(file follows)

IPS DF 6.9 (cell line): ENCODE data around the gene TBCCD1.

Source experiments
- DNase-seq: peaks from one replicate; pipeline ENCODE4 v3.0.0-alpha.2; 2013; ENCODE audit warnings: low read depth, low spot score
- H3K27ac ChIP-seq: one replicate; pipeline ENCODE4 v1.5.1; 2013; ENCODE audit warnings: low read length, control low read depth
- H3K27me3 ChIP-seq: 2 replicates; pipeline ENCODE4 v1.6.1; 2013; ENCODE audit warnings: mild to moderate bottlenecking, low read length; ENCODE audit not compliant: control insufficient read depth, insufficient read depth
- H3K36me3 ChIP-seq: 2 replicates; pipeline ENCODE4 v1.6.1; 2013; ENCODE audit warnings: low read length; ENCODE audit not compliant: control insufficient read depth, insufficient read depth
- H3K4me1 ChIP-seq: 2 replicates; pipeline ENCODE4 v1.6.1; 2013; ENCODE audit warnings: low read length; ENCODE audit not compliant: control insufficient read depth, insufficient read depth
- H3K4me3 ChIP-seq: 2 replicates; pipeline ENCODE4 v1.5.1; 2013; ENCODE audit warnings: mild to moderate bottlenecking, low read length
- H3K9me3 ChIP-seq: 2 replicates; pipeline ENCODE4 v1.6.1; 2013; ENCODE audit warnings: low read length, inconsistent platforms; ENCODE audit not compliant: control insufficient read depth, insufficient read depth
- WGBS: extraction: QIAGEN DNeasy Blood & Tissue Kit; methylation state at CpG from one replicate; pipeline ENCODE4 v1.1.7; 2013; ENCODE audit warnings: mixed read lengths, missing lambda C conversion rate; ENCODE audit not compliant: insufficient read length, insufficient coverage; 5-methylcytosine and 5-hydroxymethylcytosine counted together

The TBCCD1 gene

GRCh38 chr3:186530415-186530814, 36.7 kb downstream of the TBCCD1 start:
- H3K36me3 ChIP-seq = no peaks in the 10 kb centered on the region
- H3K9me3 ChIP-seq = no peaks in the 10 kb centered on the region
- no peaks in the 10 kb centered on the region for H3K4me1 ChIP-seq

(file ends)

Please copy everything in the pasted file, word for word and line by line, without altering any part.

IPS DF 6.9 (cell line): ENCODE data around the gene TBCCD1.

Source experiments
- DNase-seq: peaks from one replicate; pipeline ENCODE4 v3.0.0-alpha.2; 2013; ENCODE audit warnings: low read depth, low spot score
- H3K27ac ChIP-seq: one replicate; pipeline ENCODE4 v1.5.1; 2013; ENCODE audit warnings: low read length, control low read depth
- H3K27me3 ChIP-seq: 2 replicates; pipeline ENCODE4 v1.6.1; 2013; ENCODE audit warnings: mild to moderate bottlenecking, low read length; ENCODE audit not compliant: control insufficient read depth, insufficient read depth
- H3K36me3 ChIP-seq: 2 replicates; pipeline ENCODE4 v1.6.1; 2013; ENCODE audit warnings: low read length; ENCODE audit not compliant: control insufficient read depth, insufficient read depth
- H3K4me1 ChIP-seq: 2 replicates; pipeline ENCODE4 v1.6.1; 2013; ENCODE audit warnings: low read length; ENCODE audit not compliant: control insufficient read depth, insufficient read depth
- H3K4me3 ChIP-seq: 2 replicates; pipeline ENCODE4 v1.5.1; 2013; ENCODE audit warnings: mild to moderate bottlenecking, low read length
- H3K9me3 ChIP-seq: 2 replicates; pipeline ENCODE4 v1.6.1; 2013; ENCODE audit warnings: low read length, inconsistent platforms; ENCODE audit not compliant: control insufficient read depth, insufficient read depth
- WGBS: extraction: QIAGEN DNeasy Blood & Tissue Kit; methylation state at CpG from one replicate; pipeline ENCODE4 v1.1.7; 2013; ENCODE audit warnings: mixed read lengths, missing lambda C conversion rate; ENCODE audit not compliant: insufficient read length, insufficient coverage; 5-methylcytosine and 5-hydroxymethylcytosine counted together

The TBCCD1 gene

GRCh38 chr3:186530415-186530814, 36.7 kb downstream of the TBCCD1 start:
- H3K36me3 ChIP-seq = no peaks in the 10 kb centered on the region
- H3K9me3 ChIP-seq = no peaks in the 10 kb centered on the region
- no peaks in the 10 kb centered on the region for H3K4me1 ChIP-seq